In hindsight, the haunting started well before the holiday season, but the Christmas carols were the first undeniable sign. I haven’t been a practicing Christian in nearly fifteen years, and I hadn’t sung a religious carol in about that long. But all through my childhood, they were part of the fabric of winter. A bit before the beginning of Advent, my mom would dig out a cassette album of traditional carols, and she’d play it most evenings while cooking dinner.
I always loved these songs much more than the secular stuff. I liked that you can hear just how old their roots are – the slightly atonal harmonies, the erratic grammar, the weird symbolic holdouts of indigenous Europe. (Oh, the holly and the ivy!) The medieval sound of those melodies was intrinsic to my experience of the season, and to my sense of being Catholic, part of a cultural lineage.
Like I said, I haven’t been a real Catholic in a very long time. But this past December, spurred by nostalgia one evening, I found the album of carols online and listened to the whole thing. Then I listened to it again and sang along. I felt a little strange singing Christian songs, even such blatantly pagan ones. Mostly, though, it was comforting.
But after Christmas and the carols came a more sinister ghostly visitation: the hymns. Suddenly all sorts of regular hymns have started wafting out from the attic corners of my memory. I’ll wake up with an obscure scrap of verse in my head, and there it will stick all day, rubbing like a rock in my shoe until I manage to recall the rest of the lyrics. Or a hymn will possess me while I’m folding laundry, my traitorous voice absently humming in rhythm: Seek ye first the kingdom of God, and His righteousness, and all these things shall be added unto you, Allelu-Alleluia!
Part of my discomfort with all this involuntary joyful noise is the knowledge of how a Christian might interpret it. Clearly Jesus is shepherding me back to the flock through the use of subliminal musical messaging; all I have to do is heed the call. (Rejoice and be glad!) And this theory does have a certain magnetic force to it – a force of both attraction and repulsion, the sensation of my skin recoiling from an intangible touch. Or the sensation of hairs stirring when you glimpse something you thought was long dead and buried.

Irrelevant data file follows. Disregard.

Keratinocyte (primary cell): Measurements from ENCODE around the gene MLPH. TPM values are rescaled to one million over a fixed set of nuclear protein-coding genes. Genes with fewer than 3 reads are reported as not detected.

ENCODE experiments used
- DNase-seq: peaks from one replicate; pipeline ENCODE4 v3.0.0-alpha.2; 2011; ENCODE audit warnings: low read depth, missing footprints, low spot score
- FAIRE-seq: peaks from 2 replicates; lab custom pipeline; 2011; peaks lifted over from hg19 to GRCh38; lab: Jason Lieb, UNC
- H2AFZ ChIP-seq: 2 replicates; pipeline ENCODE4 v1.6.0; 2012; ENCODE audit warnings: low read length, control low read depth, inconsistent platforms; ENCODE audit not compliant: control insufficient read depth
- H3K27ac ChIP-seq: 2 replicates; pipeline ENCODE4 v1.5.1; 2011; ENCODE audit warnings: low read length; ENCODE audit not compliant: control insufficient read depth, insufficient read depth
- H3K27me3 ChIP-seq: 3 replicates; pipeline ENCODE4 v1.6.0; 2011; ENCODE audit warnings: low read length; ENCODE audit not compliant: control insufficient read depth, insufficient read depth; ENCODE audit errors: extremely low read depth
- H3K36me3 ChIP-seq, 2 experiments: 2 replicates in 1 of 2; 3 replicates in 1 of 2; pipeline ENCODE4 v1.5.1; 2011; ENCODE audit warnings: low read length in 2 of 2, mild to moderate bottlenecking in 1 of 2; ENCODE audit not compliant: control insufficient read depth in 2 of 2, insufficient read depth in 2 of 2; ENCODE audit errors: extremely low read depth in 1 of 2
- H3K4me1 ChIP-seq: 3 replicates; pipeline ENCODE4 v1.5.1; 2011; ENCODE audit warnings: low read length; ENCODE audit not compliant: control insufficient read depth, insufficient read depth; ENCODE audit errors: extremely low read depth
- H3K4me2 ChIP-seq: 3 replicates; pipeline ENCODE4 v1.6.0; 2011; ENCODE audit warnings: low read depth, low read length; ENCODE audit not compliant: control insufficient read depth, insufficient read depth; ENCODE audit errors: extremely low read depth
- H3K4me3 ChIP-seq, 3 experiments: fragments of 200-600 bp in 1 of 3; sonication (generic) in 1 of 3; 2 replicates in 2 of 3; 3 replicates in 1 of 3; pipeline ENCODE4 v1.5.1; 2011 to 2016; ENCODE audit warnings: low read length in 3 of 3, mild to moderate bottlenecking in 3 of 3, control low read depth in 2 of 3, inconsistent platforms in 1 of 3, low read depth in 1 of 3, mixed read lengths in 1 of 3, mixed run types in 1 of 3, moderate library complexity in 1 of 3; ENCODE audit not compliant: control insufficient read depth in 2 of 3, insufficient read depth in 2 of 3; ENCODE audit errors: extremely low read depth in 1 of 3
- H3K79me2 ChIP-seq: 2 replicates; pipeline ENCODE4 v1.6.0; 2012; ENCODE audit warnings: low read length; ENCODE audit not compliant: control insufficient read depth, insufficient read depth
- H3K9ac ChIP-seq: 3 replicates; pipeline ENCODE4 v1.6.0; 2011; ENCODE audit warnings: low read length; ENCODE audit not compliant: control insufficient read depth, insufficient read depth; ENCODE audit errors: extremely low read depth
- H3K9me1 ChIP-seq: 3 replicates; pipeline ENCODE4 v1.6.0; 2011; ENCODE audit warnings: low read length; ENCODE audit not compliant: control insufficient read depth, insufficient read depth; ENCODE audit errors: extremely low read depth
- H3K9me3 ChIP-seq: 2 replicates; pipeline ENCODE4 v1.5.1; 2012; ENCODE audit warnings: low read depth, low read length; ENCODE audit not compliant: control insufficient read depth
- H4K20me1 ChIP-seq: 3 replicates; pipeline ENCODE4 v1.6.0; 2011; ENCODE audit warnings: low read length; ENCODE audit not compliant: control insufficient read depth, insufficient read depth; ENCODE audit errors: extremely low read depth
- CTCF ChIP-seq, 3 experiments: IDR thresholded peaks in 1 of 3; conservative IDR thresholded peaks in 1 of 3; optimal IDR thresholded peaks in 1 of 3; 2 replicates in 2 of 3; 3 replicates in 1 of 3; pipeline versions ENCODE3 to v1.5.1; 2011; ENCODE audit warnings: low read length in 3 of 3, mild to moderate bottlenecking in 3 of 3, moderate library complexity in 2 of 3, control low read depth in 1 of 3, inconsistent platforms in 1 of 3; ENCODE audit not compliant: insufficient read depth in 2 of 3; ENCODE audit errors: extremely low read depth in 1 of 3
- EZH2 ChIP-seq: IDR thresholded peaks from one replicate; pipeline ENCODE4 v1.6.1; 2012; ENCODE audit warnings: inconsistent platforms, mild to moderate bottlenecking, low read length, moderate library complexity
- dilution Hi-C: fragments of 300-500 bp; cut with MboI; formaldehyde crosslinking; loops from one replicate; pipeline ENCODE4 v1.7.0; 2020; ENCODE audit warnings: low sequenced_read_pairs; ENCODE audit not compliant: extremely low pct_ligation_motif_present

Winter is fading, and it’s Lent now, not Advent. But there are nostalgia traps in this season too. We always went to midnight mass for Easter, once my sister and I were old enough to stay awake. I’d stand with awed breath in the darkened church holding my unlit candle, waiting for the flame to pass from one congregant to the next until it reached my mother, then my sister, then me. In the cavernous sanctuary, full of the familiar swelling chant of call-and-response, it seemed not just plausible but apparent that the emptiness above all our flickering lights was filled with spirit.
It was also during an Easter mass that I realized I was finally leaving the Church. I was in college by then, past coming out as queer and just past the flashbang of the Boston abuse scandal, long past understanding I didn’t believe the things I was supposed to. And yet it was a surprise when I started ugly-crying halfway through the gospel, and when I couldn’t stop, and when I had to walk out down the center aisle while four hundred parishioners pretended I wasn’t happening.
Some things you don’t completely walk away from, it seems. Some things just won’t stay dead. (For I am the resurrection!) I’ve always been well aware that my continued longing for the spiritual is just as much the result of nurture as nature. But it’s disconcerting to discover how much the language of that longing is still full of psalms and beatitudes, even after all this time. And it isn’t just the hymns I’m remembering. Along with them comes an old fear that while I can quit the Father, the Son, and the Holy Ghost, they might never quit me.
I’d grown so used to this submerged fear I’d stopped recognizing its inhibiting influence. The fear is part of what keeps me hovering at the edges of deeper spiritual or ecstatic experience, seemingly unable to relax into the plunge. Here I am outside the tomb of mystery, ready to roll back the stone. But what if it’s still the bloodstained shroud of Jesus inside? (It causes me to tremble, tremble, tremble!) Better to be like a character in a horror movie, reassuring herself before she flings open the creaking closet door: there’s nothing in there, and I don’t believe in ghosts!
It may be true that I don’t believe in that kind of deity anymore, but I do know there’s something behind the door. Otherwise I wouldn’t constantly find myself standing in front of it, willingly or not, flexing my hands and working up the nerve to push it open. Maybe the only way to break through the hesitation is to own up to the true fear that’s still shaping my spiritual life – the fear that it’s either Jesus or nothing. The fear that if I ever want to truly feel the mystery of spirit again, in that bone-and-viscera way, I’ll have to go back to Him.
It’s tempting to deny the dread with knee-jerk defiance, to tell myself that while the haunting may not ever be exorcized, I’ll never be seduced by it. But the truth is that the past can repossess us, especially if we aren’t reconciled to it. This has happened to many an ex-Christian before me. As long as I’m seeking mystery, I’m taking the risk it will greet me wearing the face I’m most familiar with, speaking the words written deepest in my memory.
To enter the tomb and explore the teeming emptiness, I have to acknowledge that risk without recoiling, without resorting to intellectual distance as protection from my fear. I have to embrace the double-edged promise of all true mysteries – seek, and ye shall find.